The Connacht Tribune Live app is the home of everything that is happening in Galway City and county. It’s completely FREE and features all the latest news, sport and information on what’s on in your area. Click HERE to download it for iPhone and iPad from Apple’s App Store, or HERE to get the Android Version from Google Play.

 

Continue Reading

Connacht Tribune

Donoghue and Kelly join the list of outsiders hoping to work the oracle

Published

on

Ardrahan team manager Syl Dolan supported by his grandchildren Jack, Shay, Leo and PJ against Portumna in the county hurling championship in Gort last Saturday.

Inside Track with John McIntyre

Why is it that a majority of hurling counties regularly shun homegrown local managerial talent in favour of high-profile outsiders? Sure, such a scenario remains an anathema to the traditional powers of Kilkenny, Cork and Tipperary, but most of the rest regularly have their heads turned by non-natives.

The reality is that no county in nearly 25 years has lifted the McCarthy Cup with someone from beyond their borders in charge. Of course, Offaly are the one team which has benefited from having an outside influence, with Diarmuid Healy, Eamon Cregan and Galway’s own Michael Bond between them leading the Midlanders to All-Ireland glory on four different occasions.

But still the fad persists. Look at what’s ahead of us in 2023. A Galway man (Micheál Donoghue) taking over Dublin; another Galway man (Johnny Kelly) about to be installed as Offaly boss; a Tipperary man (Darragh Egan) in charge of Wexford; another Tipperary man (Darren Gleeson) still occupying the Antrim role; a Clare man (Davy Fitzgerald) back with Waterford, and the prospect of a Waterford man (Derek McGrath) filling the vacancy in Laois.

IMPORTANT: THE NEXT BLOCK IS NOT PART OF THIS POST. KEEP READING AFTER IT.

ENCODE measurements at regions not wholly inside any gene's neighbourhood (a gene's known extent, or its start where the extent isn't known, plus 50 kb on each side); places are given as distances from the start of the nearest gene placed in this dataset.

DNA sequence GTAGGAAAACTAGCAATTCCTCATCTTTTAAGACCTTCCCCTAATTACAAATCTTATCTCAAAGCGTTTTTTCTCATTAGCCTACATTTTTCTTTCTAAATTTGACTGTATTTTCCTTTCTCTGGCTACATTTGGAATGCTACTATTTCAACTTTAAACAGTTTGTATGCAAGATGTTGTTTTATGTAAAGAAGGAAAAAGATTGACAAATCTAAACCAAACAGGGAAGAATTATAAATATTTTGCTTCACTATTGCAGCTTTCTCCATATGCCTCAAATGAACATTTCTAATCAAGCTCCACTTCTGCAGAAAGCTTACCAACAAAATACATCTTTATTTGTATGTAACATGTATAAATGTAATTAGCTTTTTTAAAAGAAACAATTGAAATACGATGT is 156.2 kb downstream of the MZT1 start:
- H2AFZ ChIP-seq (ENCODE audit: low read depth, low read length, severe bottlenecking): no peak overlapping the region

It has caught most Galway hurling observers by surprise that Donoghue is throwing in his lot with Dublin for a three-year term, especially as it’s only the Autumn of 2019 that he pulled the plug on his management of Galway, citing family reasons and a difficult working relationship with some local GAA officials.

For more, read this week’s Connacht Tribune.

Connacht Tribune Digital Edition App

Download the Connacht Tribune Digital Edition App to access to Galway’s best-selling newspaper.

Click HERE to download it for iPhone and iPad from Apple’s App Store, or HERE to get the Android Version from Google Play.

Or purchase the Digital Edition for PC, Mac or Laptop from Pagesuite  HERE.

Get the Connacht Tribune Live app
The Connacht Tribune Live app is the home of everything that is happening in Galway City and county. It’s completely FREE and features all the latest news, sport and information on what’s on in your area. Click HERE to download it for iPhone and iPad from Apple’s App Store, or HERE to get the Android Version from Google Play.

 

Continue Reading

Local Ads

Local Ads

Advertisement
Advertisement

Facebook

Advertisement

Trending